My name is Pat Fale. I passed away on April 15, 2020 at my home in Kamiah. I was born in Wellington, New Zealand of a New Zealand mother and an American father on May 16, 1944. After World War 2 we moved to Seattle, Wash., where my other two brothers were born, however my father deserted us a short time later. Neighbors and friends donated enough funds for us to return to New Zealand.
Growing up was not easy in my family. I had no guidance from a drinking stepfather, so I just made the best I could in a wild world. I always had a love for big trucks, heavy equipment and the military. I worked for New Zealand Ministry of Justice part time as an assistant warden. I spent 14 years in the New Zealand Army including a Vietnam tour of duty and resigned as a platoon sergeant to migrate to America. One of my brothers, Mike, through the Salvation Army, located my father after a two-year search. In 1980 we started corresponding and decided to migrate to America in 1981 (legally) and join my father’s Chevron distributorship company. Once in America I could see great opportunities. I went to an academy to become a police officer, which was very rewarding and worked for a radio station as an announcer and the accounts executive at the same time.
I had a wandering spirit and the freedom of the road grabbed at me again. I joined a great brotherhood of truckers like Owner Operator Independent Drivers Association (OOIDA), helping supply the nation and its inhabitants with food and goods while they slept. Then it struck: emphysema! While loading seafood in Seattle bound for Florida and states in between. It struck! Suddenly, without warning my windpipes closed up then slowly released… Whew that was close, I thought. It was then I realized I wasn’t breathing right, in fact I was downright breathless! I pondered for a moment, thinking it was a bug or some pesky little virus. (I found out later that there was a constant strip of airborne mold between Seattle and Tacoma). Bad stuff!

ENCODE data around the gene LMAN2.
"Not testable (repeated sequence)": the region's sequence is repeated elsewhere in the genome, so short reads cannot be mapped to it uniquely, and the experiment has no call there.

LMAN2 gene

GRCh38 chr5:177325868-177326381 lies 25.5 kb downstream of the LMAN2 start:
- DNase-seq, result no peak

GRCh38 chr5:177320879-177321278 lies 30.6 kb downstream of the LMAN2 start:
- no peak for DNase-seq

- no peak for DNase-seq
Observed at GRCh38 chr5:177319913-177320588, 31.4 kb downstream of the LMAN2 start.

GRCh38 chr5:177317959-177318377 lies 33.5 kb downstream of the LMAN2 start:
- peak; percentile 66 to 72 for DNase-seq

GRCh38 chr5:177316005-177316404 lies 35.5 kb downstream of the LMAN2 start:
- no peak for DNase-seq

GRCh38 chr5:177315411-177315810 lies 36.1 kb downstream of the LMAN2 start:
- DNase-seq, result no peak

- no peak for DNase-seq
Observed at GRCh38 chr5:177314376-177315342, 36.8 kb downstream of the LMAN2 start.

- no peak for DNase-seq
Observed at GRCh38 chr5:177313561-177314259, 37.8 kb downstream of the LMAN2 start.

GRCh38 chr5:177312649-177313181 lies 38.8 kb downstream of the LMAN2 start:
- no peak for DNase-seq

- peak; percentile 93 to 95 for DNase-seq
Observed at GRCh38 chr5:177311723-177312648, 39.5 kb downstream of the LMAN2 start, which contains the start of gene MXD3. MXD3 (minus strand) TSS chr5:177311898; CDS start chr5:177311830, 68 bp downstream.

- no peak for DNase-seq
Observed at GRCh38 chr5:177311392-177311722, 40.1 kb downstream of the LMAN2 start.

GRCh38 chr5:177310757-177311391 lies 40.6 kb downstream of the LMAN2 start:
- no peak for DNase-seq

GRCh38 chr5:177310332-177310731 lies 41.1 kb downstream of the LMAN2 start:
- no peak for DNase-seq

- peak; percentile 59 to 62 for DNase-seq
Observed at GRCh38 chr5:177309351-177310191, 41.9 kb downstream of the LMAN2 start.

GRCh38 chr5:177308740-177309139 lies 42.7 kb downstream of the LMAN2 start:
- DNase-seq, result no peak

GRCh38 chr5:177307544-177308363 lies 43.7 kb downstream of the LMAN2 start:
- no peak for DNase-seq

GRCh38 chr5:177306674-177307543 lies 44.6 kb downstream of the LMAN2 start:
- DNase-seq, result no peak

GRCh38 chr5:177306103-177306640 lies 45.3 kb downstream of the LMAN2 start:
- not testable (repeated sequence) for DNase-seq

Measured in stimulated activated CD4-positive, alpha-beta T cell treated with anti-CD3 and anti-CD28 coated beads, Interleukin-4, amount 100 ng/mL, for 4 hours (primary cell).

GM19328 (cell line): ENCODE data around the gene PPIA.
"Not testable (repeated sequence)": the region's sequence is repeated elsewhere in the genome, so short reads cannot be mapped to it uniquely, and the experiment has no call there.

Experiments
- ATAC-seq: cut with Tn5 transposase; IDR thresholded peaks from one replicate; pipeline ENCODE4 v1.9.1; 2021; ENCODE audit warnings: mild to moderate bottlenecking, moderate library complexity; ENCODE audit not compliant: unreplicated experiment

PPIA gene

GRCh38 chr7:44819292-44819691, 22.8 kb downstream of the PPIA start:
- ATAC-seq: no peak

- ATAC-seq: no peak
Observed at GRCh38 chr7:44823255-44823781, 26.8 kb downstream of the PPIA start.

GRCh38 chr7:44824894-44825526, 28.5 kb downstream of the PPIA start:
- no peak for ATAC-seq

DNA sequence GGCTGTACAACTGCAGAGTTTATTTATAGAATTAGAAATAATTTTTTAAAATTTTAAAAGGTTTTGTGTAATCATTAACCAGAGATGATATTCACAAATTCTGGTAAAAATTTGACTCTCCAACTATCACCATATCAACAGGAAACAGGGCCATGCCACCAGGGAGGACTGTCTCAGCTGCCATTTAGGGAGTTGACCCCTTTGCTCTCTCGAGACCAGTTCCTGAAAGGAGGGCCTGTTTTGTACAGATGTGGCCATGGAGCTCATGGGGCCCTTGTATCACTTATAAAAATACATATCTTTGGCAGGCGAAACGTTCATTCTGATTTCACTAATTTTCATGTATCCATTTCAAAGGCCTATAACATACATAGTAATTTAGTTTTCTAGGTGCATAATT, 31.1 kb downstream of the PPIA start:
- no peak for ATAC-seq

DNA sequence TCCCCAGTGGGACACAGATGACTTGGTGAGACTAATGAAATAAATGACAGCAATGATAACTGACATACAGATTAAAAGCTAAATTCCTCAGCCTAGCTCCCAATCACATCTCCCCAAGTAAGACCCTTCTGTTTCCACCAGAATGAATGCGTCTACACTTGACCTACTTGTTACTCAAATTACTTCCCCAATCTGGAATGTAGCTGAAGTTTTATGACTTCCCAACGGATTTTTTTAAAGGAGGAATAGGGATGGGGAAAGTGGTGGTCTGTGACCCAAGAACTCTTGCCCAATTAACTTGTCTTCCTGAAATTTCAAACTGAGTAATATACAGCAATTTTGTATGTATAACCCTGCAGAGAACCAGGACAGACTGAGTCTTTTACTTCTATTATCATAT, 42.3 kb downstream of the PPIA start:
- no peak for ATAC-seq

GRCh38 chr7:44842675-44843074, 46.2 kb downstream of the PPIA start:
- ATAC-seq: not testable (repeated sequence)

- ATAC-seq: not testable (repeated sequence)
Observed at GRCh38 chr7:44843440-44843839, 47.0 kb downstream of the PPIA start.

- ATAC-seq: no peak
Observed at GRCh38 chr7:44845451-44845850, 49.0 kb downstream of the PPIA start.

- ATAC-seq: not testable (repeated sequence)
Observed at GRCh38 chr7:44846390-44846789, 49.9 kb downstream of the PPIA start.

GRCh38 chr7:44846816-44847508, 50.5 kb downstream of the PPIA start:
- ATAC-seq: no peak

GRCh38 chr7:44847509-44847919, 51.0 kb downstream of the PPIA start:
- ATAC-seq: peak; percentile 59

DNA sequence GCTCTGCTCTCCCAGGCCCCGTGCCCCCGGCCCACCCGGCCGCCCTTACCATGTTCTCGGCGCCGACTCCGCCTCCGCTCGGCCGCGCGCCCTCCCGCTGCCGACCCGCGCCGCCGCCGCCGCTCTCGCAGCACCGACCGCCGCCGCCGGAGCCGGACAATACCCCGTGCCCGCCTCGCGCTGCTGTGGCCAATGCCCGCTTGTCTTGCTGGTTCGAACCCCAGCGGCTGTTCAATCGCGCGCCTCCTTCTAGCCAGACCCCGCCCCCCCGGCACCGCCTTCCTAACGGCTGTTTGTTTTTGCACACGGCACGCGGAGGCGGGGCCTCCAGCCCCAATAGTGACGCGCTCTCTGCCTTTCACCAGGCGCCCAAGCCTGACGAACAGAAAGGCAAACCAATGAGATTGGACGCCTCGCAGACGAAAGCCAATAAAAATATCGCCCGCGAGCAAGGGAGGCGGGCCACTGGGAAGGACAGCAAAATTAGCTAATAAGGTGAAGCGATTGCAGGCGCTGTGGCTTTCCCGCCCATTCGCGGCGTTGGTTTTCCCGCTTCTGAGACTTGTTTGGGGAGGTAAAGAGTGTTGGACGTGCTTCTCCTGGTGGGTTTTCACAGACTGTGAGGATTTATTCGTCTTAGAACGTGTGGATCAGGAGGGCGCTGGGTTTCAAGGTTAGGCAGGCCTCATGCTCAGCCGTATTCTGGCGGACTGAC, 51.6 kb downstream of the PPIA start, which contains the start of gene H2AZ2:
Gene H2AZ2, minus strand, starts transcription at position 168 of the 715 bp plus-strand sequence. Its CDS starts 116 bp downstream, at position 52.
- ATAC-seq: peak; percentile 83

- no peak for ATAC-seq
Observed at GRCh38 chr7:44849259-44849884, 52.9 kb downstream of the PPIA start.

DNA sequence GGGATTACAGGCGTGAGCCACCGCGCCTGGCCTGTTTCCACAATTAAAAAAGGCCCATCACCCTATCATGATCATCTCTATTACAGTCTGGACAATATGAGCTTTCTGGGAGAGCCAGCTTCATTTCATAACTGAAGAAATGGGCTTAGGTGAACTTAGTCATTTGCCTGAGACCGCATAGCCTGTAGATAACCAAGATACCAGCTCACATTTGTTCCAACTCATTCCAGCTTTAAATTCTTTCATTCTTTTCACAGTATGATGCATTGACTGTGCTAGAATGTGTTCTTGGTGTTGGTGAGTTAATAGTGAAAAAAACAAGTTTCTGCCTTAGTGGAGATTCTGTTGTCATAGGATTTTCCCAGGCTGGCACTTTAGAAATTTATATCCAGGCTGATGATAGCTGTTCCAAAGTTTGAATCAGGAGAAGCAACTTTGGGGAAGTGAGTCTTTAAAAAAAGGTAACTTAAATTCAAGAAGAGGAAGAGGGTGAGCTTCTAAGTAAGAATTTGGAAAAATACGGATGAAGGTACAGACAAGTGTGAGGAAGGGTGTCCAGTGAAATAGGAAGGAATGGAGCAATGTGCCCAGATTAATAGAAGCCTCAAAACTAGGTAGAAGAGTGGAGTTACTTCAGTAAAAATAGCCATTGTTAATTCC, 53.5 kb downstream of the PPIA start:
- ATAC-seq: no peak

As I received my paperwork and was cleared for takeoff, I hoped my breathing would rectify itself. I fired up my trusty Kenworth’s 550hp Cummins and listened as it settled down to an even tempo. I slowly slipped into 1st gear and released the clutch. I could feel this great beast of burden lean into the 80,000-pound load, eager to go. I had two drops in Minnesota before dropping down to Wisconsin, where my terminal was located. Was I going to make it? My lungs were hurting and my breathing was getting scary. I finally made it to a new clinic off the freeway I-90 in Wisconsin Dells. It had taken me 3½ days to get there due to several stops. I walked into the clinic and collapsed. The next thing I remember was a doctor looking down at me shaking his head side to side. Hey doc, you got a problem with your neck, I thought? “How do you feel?” he asked. “Great,” I chirped. He said he couldn’t understand how I drove all that way and was still alive. I said with a smart remark, “People gotta eat.” Then he got to the point. He said, “You have pneumonia, bronchitis and emphysema. We got rid of the first two, but you’re stuck with the third for life.” I didn’t even know what emphysema was when I left that hospital. I was ready to go trucking again. Dang, it felt good! What did the doctor know, I was about to find out.
This was not going away. Every round trip (two weeks) I ended up in the hospital (10 times) for two days, then back on the road again. Finally, I had to shut ’er down and sell my beloved Kenworth. A sorry day for me.
I ended up in a small, but beautiful town in the hills of Idaho, nestled between two huge ranges in the Clearwater Valley. Here I would learn some computer skills and decided to research the very chronic disease that was slowly killing me. The medical industry lumps together any lung problem such as asthma, bronchitis, emphysema and other respiratory diseases as COPD which stands for Chronic Obstructive Pulmonary Disease. But emphysema gets a bum rap, even though it is nearly replacing cancer for global annual deaths. Early on in my research I was finding out that if the government, especially the FDA and pharmaceutical companies would get the hell out of the way we could get other treatments not necessarily prescribed by the Medical Mafia. As I think we all know by now big pharma and the FDA have a way too cozy of relationship. Heaven forbid that we may find a treatment elsewhere to help heal us. If that happened, then who would big pharma sell his pills to? I see you got the picture!
Farewell to my friends and relatives. I’ll be watching!
I am survived by son Shane Fale, daughter Carolyn Fale and my awesome three sisters: Jo-Ann Smiley, Loraine Wey and Linda.
Trenary Funeral Home of Kooskia is assisting the family.